I’d heard rumours of beautiful duck egg blue beehives on the roof of Fortnum & Mason, but suspected an urban myth. In my pursuit of London truths (and because I really wanted to get up there and see the bees for myself), I tracked down Steve Benbow, the founder of London Honey Company, who manages these legendary hives and many others around the capital, including those on the roof of the National Portrait Gallery and both of the Tates. I can now confirm that these hives DO exist and they are just as lovely as you would imagine.
The capital’s bees have had a tough year so far, what with all the rain and crazy weather, but on our visit Steve was happy with his hives, giving us a full tour of the colonies, checking up on them and pointing out the queens. There was something very magical about being so high above the manic streets of Piccadilly and watching all the bees quietly going about their business. It’s no wonder that Steve was so chilled out. He doesn’t even wear gloves (note my full body bee-proof suit!)
Fortnum & Mason sell the honey produced in these hives downstairs in their food hall, but this year has been so tough on the bees that their honey is like liquid gold. To make the most of the limited harvest, they are auctioning off a pot (complete with honeycomb) tomorrow (Friday September 28) at 6pm. Bidding is already open and currently stands at the rather eye-watering sum of £100. If this is out of your price range, we recommend you head down to the shop at 4pm when Steve will be signing copies of his book ‘The Urban Beekeeper: A Year of Bees in the City’ which may well inspire you to start making your own honey (much more fun).
We shot the beeze (sorry!) with Steve about how you can help London’s bees…
What could we be doing for bees in London?
‘I am often asked about what planting individuals could establish for bees across the capital. Honey bees especially love mature trees as a nectar source. Limes and acacias are particularly important but sycamores, chestnuts, hawthorns and blackthorns are good too, however although the planting of these is an essential thing, they do not provide instant bee fodder.’
What should we be planting?
‘I recommend early pollen sources such as crocuses, snowdrops, daffodils and bluebells which are excellent early pollen yielders, pollen is rich in protein and fantastic for young bee growth. The autumn is also a key time, with ivy and buddleia providing late nectar flows, allowing the colony to build up for the barren months ahead. London is 65% green space but I believe there could be greater nectar sources and safe havens.’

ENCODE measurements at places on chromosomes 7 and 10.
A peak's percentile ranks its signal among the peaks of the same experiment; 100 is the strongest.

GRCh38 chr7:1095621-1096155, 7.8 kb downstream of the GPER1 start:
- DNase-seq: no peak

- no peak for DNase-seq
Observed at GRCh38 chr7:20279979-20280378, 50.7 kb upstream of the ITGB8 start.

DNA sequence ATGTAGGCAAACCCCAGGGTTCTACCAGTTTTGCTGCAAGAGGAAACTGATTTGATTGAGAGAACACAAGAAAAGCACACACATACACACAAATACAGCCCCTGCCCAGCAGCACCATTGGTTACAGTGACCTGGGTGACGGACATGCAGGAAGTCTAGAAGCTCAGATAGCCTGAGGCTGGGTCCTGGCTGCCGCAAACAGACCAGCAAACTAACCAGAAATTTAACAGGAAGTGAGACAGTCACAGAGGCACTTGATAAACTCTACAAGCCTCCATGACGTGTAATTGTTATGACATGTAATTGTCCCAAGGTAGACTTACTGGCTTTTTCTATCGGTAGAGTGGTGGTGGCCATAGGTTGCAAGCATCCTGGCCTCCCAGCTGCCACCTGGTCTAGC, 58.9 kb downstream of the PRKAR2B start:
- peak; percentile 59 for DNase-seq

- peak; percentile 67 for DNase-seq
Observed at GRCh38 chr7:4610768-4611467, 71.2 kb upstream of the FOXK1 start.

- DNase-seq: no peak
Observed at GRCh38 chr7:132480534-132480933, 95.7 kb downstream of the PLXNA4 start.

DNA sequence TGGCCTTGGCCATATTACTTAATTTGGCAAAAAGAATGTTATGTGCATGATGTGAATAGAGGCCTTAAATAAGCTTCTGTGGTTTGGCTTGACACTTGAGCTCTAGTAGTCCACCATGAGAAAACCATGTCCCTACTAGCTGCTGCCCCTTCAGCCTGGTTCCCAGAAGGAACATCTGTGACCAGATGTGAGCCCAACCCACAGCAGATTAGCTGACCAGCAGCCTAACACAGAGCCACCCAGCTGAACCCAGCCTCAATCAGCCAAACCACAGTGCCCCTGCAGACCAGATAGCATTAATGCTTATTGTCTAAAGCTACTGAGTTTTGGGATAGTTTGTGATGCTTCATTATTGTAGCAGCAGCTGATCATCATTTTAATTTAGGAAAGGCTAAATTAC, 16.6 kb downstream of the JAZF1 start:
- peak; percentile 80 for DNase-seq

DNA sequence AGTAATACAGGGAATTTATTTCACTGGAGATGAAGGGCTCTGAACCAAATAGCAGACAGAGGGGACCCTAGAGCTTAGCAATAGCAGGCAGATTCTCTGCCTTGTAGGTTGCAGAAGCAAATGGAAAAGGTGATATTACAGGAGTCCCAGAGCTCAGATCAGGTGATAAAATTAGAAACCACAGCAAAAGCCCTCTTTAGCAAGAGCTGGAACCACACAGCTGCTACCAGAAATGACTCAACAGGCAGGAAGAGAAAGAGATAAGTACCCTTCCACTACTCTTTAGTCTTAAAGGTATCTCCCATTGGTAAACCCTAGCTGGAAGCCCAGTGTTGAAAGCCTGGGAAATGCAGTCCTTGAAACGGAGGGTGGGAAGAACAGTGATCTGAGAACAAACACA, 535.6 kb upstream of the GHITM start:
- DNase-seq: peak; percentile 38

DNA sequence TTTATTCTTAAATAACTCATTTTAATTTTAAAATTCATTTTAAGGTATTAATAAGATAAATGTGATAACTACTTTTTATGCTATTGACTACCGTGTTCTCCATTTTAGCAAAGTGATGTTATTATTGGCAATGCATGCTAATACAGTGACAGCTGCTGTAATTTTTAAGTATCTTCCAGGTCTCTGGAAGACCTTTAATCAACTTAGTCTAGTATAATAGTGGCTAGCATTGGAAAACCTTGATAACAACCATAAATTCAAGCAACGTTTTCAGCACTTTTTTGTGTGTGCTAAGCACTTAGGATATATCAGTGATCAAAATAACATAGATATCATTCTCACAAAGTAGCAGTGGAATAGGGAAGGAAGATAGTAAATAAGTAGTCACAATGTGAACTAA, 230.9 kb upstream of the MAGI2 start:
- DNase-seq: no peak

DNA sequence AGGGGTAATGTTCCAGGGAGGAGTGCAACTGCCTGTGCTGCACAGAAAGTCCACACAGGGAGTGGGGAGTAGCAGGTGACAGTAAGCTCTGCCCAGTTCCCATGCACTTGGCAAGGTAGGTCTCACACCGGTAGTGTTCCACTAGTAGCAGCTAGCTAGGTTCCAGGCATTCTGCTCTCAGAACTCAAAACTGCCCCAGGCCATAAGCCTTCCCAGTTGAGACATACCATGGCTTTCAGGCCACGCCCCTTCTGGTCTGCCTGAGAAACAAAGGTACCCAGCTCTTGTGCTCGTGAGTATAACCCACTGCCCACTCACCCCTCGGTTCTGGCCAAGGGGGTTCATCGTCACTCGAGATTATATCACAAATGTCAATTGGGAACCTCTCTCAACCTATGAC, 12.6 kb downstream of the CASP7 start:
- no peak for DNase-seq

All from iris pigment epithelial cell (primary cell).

What if I don’t have a garden?
‘If, like me, you have no garden or roof terrace, then I’d like to introduce to you “guerilla gardening”. Have you ever thought that your local roundabout looked a little shabby or a local patch of wasteland needs beautifying? If so, just grab some wild flower seeds and scatter. We have just started selling bee bombs here at Bee HQ. When soaked they resemble a soil hand grenade and are fantastic as they contain everything you will need to start your own little wild flower patch – just soak and chuck.
‘You could also persuade your local park or open space to reduce or stop their use of pesticide – the cumulative affect on bees is now well proven and catastrophic. There is a real move to make London free of these terrors, like Paris already is, and the sooner it happens the better. Persuading local authorities to make everything less manicured is also important, not only for bees but other wildlife such as butterflies. Long grasses are a haven and can also look wonderful. I passed Blackheath common the other morning and it had the most amazing white clover covering it… two days later it was fully trimmed! Finally, it’s been a terrible year for honey production in the UK so where possible try and buy local or British honey.’ Sonya Barber